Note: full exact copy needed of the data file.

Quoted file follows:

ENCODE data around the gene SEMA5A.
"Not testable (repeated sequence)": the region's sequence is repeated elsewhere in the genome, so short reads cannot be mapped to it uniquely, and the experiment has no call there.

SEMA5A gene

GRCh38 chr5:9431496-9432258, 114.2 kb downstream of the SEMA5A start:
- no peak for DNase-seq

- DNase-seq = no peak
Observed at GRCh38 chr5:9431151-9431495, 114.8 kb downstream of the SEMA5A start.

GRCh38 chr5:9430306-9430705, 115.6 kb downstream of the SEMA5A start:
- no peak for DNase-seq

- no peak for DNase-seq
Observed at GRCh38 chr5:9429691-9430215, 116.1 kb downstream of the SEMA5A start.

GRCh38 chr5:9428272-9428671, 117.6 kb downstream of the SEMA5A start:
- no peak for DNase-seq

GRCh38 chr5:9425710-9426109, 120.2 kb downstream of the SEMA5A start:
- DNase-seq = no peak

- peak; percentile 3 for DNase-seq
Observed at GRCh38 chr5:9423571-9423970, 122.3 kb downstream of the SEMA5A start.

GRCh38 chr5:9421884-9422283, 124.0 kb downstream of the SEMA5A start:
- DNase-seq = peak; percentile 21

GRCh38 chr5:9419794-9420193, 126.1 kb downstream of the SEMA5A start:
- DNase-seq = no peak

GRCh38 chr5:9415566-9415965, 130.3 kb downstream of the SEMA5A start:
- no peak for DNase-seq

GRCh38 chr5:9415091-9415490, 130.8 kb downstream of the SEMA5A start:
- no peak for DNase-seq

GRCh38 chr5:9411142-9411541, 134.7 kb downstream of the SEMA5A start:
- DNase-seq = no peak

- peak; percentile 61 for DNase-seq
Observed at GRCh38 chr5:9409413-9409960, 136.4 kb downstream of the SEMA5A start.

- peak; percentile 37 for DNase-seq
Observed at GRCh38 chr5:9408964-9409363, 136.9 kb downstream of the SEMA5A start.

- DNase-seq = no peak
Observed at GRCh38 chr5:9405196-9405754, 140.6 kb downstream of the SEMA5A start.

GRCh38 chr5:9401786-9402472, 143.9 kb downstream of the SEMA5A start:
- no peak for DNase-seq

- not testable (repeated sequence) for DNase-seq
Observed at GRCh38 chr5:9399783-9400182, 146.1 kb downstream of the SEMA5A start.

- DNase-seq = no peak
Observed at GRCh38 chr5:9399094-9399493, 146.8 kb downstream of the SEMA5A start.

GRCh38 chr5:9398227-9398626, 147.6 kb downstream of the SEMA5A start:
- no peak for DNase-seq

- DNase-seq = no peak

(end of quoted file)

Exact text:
ENCODE data around the gene SEMA5A.
"Not testable (repeated sequence)": the region's sequence is repeated elsewhere in the genome, so short reads cannot be mapped to it uniquely, and the experiment has no call there.

SEMA5A gene

GRCh38 chr5:9431496-9432258, 114.2 kb downstream of the SEMA5A start:
- no peak for DNase-seq

- DNase-seq = no peak
Observed at GRCh38 chr5:9431151-9431495, 114.8 kb downstream of the SEMA5A start.

GRCh38 chr5:9430306-9430705, 115.6 kb downstream of the SEMA5A start:
- no peak for DNase-seq

- no peak for DNase-seq
Observed at GRCh38 chr5:9429691-9430215, 116.1 kb downstream of the SEMA5A start.

GRCh38 chr5:9428272-9428671, 117.6 kb downstream of the SEMA5A start:
- no peak for DNase-seq

GRCh38 chr5:9425710-9426109, 120.2 kb downstream of the SEMA5A start:
- DNase-seq = no peak

- peak; percentile 3 for DNase-seq
Observed at GRCh38 chr5:9423571-9423970, 122.3 kb downstream of the SEMA5A start.

GRCh38 chr5:9421884-9422283, 124.0 kb downstream of the SEMA5A start:
- DNase-seq = peak; percentile 21

GRCh38 chr5:9419794-9420193, 126.1 kb downstream of the SEMA5A start:
- DNase-seq = no peak

GRCh38 chr5:9415566-9415965, 130.3 kb downstream of the SEMA5A start:
- no peak for DNase-seq

GRCh38 chr5:9415091-9415490, 130.8 kb downstream of the SEMA5A start:
- no peak for DNase-seq

GRCh38 chr5:9411142-9411541, 134.7 kb downstream of the SEMA5A start:
- DNase-seq = no peak

- peak; percentile 61 for DNase-seq
Observed at GRCh38 chr5:9409413-9409960, 136.4 kb downstream of the SEMA5A start.

- peak; percentile 37 for DNase-seq
Observed at GRCh38 chr5:9408964-9409363, 136.9 kb downstream of the SEMA5A start.

- DNase-seq = no peak
Observed at GRCh38 chr5:9405196-9405754, 140.6 kb downstream of the SEMA5A start.

GRCh38 chr5:9401786-9402472, 143.9 kb downstream of the SEMA5A start:
- no peak for DNase-seq

- not testable (repeated sequence) for DNase-seq
Observed at GRCh38 chr5:9399783-9400182, 146.1 kb downstream of the SEMA5A start.

- DNase-seq = no peak
Observed at GRCh38 chr5:9399094-9399493, 146.8 kb downstream of the SEMA5A start.

GRCh38 chr5:9398227-9398626, 147.6 kb downstream of the SEMA5A start:
- no peak for DNase-seq

- DNase-seq = no peak